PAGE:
The updated guidance is based on case law from the Court of Justice of the EU and also explains the interplay between the UCPD and other EU consumer legislation such as the Consumer Rights Directive (applicable from 2014) and the new Package Travel Directive.

There are dedicated sections in the guidance relating to certain sectors including: (a) the online sector; (b) travel and transport; and (c) financial services and immovable property. It also features a section that looks specifically at environmental claims.

The section examining the online sector clarifies the application of the UCPD to some of the new business models and online commercial practices that have emerged in recent years such as online platforms, app stores, comparison tools, user review tools and social media.

The guidance highlights that any platform that qualifies as a "trader" by promoting or selling goods, services or digital content to consumers must ensure that it complies with the UCPD.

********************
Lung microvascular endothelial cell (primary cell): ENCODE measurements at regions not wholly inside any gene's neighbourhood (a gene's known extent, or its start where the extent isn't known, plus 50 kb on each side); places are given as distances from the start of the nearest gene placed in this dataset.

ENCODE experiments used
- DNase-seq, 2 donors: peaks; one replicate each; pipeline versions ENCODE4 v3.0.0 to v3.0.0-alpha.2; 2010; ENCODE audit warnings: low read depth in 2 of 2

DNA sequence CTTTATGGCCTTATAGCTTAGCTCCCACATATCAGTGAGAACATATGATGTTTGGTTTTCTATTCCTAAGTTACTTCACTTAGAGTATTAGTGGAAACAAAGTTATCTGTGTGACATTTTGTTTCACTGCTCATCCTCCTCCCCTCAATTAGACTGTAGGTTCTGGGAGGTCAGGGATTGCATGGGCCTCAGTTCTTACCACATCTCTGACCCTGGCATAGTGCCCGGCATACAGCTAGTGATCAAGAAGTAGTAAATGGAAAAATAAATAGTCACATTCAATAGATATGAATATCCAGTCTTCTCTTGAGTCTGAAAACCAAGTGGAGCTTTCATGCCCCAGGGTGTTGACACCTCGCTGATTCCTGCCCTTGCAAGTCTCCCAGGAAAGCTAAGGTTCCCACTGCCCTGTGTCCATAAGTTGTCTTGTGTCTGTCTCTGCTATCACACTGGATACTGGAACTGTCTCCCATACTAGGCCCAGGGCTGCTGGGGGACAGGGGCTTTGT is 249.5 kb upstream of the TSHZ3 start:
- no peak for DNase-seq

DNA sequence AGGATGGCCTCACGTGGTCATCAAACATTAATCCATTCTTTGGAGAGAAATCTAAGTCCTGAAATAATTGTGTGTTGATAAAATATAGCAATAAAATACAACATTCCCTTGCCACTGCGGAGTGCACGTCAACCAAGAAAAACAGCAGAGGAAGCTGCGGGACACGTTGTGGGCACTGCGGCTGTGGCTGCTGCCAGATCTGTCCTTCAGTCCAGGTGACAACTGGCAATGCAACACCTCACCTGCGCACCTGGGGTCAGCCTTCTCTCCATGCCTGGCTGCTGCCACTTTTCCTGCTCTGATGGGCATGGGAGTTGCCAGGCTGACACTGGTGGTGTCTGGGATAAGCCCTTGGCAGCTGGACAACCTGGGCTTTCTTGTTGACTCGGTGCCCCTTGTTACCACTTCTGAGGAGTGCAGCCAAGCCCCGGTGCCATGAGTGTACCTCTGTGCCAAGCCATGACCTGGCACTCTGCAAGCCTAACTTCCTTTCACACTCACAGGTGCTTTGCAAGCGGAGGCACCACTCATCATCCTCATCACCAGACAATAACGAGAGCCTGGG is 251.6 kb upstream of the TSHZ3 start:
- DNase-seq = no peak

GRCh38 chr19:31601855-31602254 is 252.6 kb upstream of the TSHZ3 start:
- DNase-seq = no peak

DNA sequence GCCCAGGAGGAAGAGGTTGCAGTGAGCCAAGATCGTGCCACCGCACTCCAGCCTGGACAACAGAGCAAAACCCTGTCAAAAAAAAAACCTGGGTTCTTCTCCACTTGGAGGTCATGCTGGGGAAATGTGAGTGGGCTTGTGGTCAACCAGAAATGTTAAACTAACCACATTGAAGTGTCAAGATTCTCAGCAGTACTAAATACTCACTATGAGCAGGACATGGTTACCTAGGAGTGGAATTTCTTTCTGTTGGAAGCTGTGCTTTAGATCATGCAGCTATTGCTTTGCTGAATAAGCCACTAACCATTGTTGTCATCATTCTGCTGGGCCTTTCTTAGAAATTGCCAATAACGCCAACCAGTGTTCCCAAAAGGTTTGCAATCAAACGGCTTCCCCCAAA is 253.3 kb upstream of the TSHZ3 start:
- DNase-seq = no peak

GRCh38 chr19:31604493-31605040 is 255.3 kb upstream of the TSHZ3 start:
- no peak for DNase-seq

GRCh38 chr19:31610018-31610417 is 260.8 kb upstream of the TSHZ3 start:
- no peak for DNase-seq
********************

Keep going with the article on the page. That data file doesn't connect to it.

For example, where a platform acts as an intermediary it should take appropriate steps which would enable third party suppliers selling via the platform to comply with EU consumer and marketing law and help users of the platform to understand with whom contracts are being concluded. The guidance suggests that there is not, however, a general obligation to monitor suppliers.

What happens next?

The proposed Regulations on geoblocking and cross-border parcel delivery will now be sent to the European Parliament and the Council of the EU for approval. The Commission is likely to facilitate the negotiation process between the European Parliament and Council such that the proposed Regulations would take effect across the EU in 2017.

Impact of Brexit

On 23 June 2016 the UK voted to leave the EU. Article 50 of the Treaty on European Union sets out the process which must be followed in order to actually leave, but it has not yet been triggered.

Once the Article 50 process commences there is a two (2) year period before existing treaties will cease to apply. Given that it appears the UK will not trigger the Article 50 process until early 2017 at the earliest, it is highly likely that the UK will be subject to the new Regulations on geoblocking and parcel delivery when they first take effect.